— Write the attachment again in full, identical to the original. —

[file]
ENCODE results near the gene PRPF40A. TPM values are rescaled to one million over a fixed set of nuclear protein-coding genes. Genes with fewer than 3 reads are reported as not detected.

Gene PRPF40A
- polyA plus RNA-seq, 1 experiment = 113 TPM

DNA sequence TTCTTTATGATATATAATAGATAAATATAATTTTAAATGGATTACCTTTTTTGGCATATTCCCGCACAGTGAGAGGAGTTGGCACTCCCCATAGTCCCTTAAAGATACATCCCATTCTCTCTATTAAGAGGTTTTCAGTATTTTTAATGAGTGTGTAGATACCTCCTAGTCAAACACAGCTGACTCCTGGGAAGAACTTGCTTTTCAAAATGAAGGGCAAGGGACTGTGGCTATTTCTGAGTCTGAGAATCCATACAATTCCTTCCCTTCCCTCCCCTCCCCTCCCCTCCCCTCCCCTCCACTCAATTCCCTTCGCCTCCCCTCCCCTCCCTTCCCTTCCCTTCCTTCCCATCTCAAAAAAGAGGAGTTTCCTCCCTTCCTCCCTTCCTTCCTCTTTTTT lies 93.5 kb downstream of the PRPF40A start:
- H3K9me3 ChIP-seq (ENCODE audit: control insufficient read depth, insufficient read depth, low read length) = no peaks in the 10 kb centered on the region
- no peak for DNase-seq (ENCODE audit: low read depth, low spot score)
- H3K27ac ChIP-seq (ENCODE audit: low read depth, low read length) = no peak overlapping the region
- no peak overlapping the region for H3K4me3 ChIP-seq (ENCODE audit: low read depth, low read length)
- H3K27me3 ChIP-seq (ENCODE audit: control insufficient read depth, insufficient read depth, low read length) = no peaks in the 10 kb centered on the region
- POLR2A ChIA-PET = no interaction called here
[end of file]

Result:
ENCODE results near the gene PRPF40A. TPM values are rescaled to one million over a fixed set of nuclear protein-coding genes. Genes with fewer than 3 reads are reported as not detected.

Gene PRPF40A
- polyA plus RNA-seq, 1 experiment = 113 TPM

DNA sequence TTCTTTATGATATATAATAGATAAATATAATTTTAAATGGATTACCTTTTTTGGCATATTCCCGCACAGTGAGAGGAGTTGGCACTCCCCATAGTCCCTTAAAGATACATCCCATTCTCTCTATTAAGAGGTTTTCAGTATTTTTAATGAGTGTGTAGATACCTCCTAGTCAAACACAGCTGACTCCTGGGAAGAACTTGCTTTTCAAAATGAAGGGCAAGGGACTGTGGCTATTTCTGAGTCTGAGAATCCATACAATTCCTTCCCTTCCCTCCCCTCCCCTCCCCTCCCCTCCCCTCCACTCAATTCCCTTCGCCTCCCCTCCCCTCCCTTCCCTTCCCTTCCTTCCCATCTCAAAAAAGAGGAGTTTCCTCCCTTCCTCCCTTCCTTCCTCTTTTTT lies 93.5 kb downstream of the PRPF40A start:
- H3K9me3 ChIP-seq (ENCODE audit: control insufficient read depth, insufficient read depth, low read length) = no peaks in the 10 kb centered on the region
- no peak for DNase-seq (ENCODE audit: low read depth, low spot score)
- H3K27ac ChIP-seq (ENCODE audit: low read depth, low read length) = no peak overlapping the region
- no peak overlapping the region for H3K4me3 ChIP-seq (ENCODE audit: low read depth, low read length)
- H3K27me3 ChIP-seq (ENCODE audit: control insufficient read depth, insufficient read depth, low read length) = no peaks in the 10 kb centered on the region
- POLR2A ChIA-PET = no interaction called here